By way of example, the lamination operation can impose a compressive stress on the order of 3.4e6 Pa (500 psi) to 1.4e7 Pa (2,000 psi) on the green laminate structure, and the firing can be performed at an elevated temperature of approximately 75° C.
The second substrate 102 contains at least one main channel 170, which is open to first ends of the first and second connecting channels 160 and 161 in the first substrate 101. The main channel 170 at least partially contains a liquid metal, such as mercury (Hg) or gallium (Ga), or gallium-indium (Gain) alloys. The main channel 170 can be filled with liquid metal by a number of different methods including placing the liquid metal in the main channel 170 or relying on the high surface tension of the liquid metal to hold it to a shape on a lower substrate so that the main channel 170 in an upper substrate can be filled by lowering the upper substrate over the liquid metal on the lower substrate.
The liquid metal is separated into two parts, liquid metal 180A and liquid metal 180B, by a fluid non-conductor 182, such as high-purity nitrogen or some other such inert gas. The first and second connecting channels 160 and 161 are formed to be smaller than the main channel 170. This prevents the liquid metals 180A and 180B from entering the first and second connecting channels 160 and 161, but allows the fluid non-conductor 182 to do so.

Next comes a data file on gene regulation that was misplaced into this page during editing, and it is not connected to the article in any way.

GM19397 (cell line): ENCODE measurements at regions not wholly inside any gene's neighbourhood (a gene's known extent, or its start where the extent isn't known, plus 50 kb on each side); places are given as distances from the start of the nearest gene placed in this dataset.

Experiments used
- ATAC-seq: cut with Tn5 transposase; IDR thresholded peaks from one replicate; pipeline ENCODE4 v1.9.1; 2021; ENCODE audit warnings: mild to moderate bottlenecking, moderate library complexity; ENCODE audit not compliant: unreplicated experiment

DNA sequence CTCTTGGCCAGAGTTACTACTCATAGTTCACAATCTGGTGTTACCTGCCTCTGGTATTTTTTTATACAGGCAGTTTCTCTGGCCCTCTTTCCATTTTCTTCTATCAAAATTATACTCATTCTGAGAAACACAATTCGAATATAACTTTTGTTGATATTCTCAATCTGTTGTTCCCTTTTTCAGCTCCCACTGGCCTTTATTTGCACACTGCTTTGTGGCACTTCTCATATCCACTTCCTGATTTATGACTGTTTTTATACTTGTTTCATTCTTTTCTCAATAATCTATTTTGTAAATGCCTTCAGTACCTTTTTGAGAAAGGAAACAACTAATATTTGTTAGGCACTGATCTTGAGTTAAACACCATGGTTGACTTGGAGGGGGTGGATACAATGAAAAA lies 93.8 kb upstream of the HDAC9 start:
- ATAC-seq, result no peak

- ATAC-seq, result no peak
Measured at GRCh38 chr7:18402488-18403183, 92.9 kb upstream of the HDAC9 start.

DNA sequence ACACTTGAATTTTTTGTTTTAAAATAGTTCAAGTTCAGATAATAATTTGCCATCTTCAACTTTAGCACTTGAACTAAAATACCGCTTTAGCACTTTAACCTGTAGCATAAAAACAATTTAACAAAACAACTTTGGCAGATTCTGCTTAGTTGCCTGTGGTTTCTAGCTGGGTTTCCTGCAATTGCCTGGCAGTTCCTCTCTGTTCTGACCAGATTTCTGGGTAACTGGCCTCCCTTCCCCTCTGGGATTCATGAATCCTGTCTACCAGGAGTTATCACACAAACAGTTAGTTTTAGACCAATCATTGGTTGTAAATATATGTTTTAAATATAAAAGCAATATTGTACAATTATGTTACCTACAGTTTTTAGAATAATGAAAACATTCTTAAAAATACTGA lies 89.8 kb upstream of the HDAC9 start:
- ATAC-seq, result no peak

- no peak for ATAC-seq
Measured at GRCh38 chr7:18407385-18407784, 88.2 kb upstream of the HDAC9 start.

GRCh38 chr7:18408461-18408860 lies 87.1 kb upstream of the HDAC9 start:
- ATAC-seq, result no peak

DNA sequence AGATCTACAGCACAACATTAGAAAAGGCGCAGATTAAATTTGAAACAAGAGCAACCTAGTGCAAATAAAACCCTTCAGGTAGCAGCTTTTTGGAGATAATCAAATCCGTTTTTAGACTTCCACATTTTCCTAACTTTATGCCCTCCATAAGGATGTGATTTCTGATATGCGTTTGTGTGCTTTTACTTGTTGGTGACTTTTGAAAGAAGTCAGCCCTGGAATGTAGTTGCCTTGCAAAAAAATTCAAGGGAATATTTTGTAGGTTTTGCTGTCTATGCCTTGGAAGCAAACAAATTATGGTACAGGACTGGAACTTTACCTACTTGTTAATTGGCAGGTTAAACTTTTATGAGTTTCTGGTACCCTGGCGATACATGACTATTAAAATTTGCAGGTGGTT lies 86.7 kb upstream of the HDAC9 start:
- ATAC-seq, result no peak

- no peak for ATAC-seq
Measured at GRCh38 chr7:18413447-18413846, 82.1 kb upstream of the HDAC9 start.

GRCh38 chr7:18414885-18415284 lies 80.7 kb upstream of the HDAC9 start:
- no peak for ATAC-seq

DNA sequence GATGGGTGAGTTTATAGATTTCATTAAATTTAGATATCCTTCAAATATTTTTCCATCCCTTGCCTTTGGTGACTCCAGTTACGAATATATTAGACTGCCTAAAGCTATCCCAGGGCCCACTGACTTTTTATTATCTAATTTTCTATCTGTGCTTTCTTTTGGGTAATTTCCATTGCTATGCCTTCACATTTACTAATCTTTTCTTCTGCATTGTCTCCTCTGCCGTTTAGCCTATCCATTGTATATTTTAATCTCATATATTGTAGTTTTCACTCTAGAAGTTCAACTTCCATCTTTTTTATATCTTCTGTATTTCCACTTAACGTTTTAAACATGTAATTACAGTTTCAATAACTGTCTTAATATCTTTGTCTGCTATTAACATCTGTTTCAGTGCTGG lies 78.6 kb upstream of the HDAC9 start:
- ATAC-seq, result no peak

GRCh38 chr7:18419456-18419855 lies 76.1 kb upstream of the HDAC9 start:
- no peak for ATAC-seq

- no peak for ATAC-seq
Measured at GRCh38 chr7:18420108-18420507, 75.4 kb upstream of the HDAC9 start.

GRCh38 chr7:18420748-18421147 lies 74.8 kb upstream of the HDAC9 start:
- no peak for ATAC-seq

The main channel 170 may be sandblasted or etched in the second substrate 102 to have a substantially trapezoidal or rectangular cross section with minimal wettability, so that the expansive force of the fluid non-conductor 182 is efficiently transmitted to the liquid metal 180A or 180B to increase the reliability of switching.
The second substrate 102 also contains openings or first and second heater chambers 184 and 186 under the first and second heater substrates 104 and 106. The second ends of the first and second connecting channels 160 and 161 in the first substrate 101 are positioned to connect the main channel 170 and the first and second heater chambers 184 and 186, respectively.
Liquid metals 191 through 194 may be provided in conductor vias 141 through 144, and 146 through 149 to provide flexible and conforming electrical contacts to first and second suspended heater elements 206 and 208 on the first and second heater substrates 104 and 106. The conductor vias 146 through 149 may also be filled with other materials such as flexible or anisotropic materials to obtain the same effect.